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A strong electricity grid can distribute surplus wind and solar energy by 2050. In order to succeed, the grid must be three times stronger than it is in Europe at present. This will provide an opportunity to divide approximately 40 per cent of the surplus production. The rest can be used for local heating and transport. The interaction between local utilisation and the transmission of renewable energy is one of the project’s core themes.

2017.02.20 | AU Engineering, Public / media

New project will make green energy 100 per cent affordable for the Danes

Seventeen of the largest and most significant players in the energy sector in Denmark and other parts of Europe will now join forces in a huge project aimed at converting the entire energy system so it is ready to run purely on renewable energy.

The farming of the future will be fully automated This means that farmers will no longer need to drive their tractors themselves. (Photo: Colourbox)

2017.01.16 | Public / media, AU Engineering

Danish engineers in huge EU project to show the farming of the future

Farming is facing a paradigm shift in which smart IT solutions will modernise the industry and make it more efficient. The EU Framework Programme for Research and Innovation is granting hundreds of millions to a large demonstration project to boost development.

A new team of engineering students is competing in the Shell Eco-marathon 2016. In the coming months, they will finish off AU2, possibly the most energy-efficient vehicle in the world. (Photo: Team AU)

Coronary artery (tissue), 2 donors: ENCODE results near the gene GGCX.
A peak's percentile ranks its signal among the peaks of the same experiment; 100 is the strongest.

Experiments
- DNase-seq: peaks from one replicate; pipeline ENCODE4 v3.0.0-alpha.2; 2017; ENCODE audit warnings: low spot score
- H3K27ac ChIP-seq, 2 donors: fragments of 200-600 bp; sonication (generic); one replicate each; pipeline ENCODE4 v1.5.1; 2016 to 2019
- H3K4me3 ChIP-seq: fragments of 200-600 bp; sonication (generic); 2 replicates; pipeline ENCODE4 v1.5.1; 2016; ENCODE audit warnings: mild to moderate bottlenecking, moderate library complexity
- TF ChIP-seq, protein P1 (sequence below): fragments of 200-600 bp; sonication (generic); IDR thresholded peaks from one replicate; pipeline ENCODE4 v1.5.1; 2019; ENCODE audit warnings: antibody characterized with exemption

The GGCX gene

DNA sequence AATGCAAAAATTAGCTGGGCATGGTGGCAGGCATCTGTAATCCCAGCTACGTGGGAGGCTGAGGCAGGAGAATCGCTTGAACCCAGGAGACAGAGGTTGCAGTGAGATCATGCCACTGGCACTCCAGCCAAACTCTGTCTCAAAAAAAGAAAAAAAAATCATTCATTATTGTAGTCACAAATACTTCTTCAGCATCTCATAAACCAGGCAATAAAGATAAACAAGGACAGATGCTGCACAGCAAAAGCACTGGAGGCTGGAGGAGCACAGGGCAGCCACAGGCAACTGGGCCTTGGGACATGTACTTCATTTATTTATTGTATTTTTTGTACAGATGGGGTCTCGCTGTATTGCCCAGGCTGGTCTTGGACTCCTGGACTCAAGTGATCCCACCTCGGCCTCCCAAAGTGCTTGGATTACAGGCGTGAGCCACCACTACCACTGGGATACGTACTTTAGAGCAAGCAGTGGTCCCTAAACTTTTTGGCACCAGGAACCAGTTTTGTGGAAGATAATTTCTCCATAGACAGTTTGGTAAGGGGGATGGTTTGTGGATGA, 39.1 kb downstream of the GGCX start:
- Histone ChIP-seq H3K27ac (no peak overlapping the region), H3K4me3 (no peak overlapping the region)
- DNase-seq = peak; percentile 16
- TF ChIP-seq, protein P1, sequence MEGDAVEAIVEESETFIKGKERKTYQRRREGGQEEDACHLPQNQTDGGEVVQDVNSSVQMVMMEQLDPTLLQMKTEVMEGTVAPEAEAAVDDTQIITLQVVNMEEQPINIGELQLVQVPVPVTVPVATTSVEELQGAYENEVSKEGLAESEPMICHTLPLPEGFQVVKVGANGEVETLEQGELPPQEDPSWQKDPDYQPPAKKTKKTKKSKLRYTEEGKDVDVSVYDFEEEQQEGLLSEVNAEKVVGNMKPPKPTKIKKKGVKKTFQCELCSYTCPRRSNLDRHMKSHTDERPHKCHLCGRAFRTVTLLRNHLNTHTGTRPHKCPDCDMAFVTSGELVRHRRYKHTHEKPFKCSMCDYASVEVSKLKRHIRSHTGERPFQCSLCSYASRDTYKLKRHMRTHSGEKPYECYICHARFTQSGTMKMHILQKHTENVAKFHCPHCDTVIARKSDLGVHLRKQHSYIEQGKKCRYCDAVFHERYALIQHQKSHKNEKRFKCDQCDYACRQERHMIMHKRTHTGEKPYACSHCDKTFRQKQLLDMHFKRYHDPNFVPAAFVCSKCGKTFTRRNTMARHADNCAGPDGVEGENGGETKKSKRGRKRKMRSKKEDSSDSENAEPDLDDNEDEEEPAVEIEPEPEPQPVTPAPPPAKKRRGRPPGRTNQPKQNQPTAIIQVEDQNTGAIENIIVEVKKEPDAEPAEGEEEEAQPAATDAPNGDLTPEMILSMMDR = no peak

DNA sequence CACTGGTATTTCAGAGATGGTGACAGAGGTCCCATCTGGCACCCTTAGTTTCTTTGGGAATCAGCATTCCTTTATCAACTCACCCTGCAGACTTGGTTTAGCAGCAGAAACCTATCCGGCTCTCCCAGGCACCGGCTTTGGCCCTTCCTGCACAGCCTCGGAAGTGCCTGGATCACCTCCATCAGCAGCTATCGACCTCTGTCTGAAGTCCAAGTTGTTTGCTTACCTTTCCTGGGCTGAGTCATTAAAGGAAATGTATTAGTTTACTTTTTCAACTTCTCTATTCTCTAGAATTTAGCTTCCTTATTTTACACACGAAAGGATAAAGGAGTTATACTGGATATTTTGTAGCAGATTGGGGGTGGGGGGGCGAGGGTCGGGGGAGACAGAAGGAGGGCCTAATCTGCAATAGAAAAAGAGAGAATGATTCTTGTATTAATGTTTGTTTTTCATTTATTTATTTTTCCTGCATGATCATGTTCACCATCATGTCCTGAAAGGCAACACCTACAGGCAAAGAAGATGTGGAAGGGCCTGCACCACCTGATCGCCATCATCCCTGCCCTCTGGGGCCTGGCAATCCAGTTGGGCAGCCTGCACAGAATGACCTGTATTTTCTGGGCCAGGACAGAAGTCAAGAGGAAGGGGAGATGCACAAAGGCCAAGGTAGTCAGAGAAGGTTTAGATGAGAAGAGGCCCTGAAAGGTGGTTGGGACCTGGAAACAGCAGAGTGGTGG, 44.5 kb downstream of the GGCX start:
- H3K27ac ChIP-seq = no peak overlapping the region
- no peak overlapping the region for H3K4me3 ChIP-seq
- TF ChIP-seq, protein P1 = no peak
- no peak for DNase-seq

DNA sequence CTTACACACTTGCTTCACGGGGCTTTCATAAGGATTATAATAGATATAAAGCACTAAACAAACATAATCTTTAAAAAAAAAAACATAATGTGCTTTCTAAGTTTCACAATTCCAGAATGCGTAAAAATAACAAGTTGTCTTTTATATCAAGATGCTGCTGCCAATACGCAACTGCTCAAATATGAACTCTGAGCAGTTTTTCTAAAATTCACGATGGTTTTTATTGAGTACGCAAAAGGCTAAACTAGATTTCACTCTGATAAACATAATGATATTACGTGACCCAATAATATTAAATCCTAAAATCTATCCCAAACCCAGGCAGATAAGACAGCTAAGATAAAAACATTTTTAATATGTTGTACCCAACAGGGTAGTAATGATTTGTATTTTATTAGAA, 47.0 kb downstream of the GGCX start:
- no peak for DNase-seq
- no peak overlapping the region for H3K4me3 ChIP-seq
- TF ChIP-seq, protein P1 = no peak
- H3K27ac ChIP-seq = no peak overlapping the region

2016.03.16 | Public / media, AU Engineering

Team AU ready for the Shell Eco-marathon

The countdown has begun for this year’s world championship in ultra-energy-efficient vehicles. After two years of intensive development work, Aarhus University (AU) will now enter an ultra-efficient eco-car in the Shell Eco-marathon, which kicks off in London in June. The aim is to drive almost 9000 kilometres on the equivalent energy of one litre…

A single calculation can result in up to several thousand different combinations of wrong answers. Engineering students are behind a new app that can spot what a child has done wrong in less than a second. (Photo: Red Raccoon)
The new mathematics app is based on many hours of user tests. Pictured here are Casper Kjeldsen and Jakob Halling visiting a private school in Aarhus. (Photo: Red Raccoon)

2016.03.05 | Public / media, AU Engineering

New app teaches children to count correctly

A new mathematics app is a hit in Denmark. It spots children’s weak points when they are doing mathematical exercises and explains where they are going wrong.

Curved buildings are difficult. They require advanced supporting structures and expensive facade solutions. Or do they? This tower could be the first step on the way to more shapes in the building industry of the future. Two engineering students have built a 10-metre-high tower made of fibreglass-reinforced concrete. And it can support itself. (Photo: AU Engineering archive)

2016.03.01 | Public / media, AU Engineering

Students construct self-supporting tower

Two engineering students have worked out how to make curved buildings using facade plates with no other supporting structure. This can bring the building industry closer to shapes that have previously been impossible.

In the coming years, researchers will gain new knowledge about how to integrate gas into the Danish energy system. Pictured here is Associate Professor Lars Ditlev Mørck Ottosen, Department of Engineering (Photo: Lars Kruse)

2016.02.23 | Public / media, AU Engineering

More green gas on the way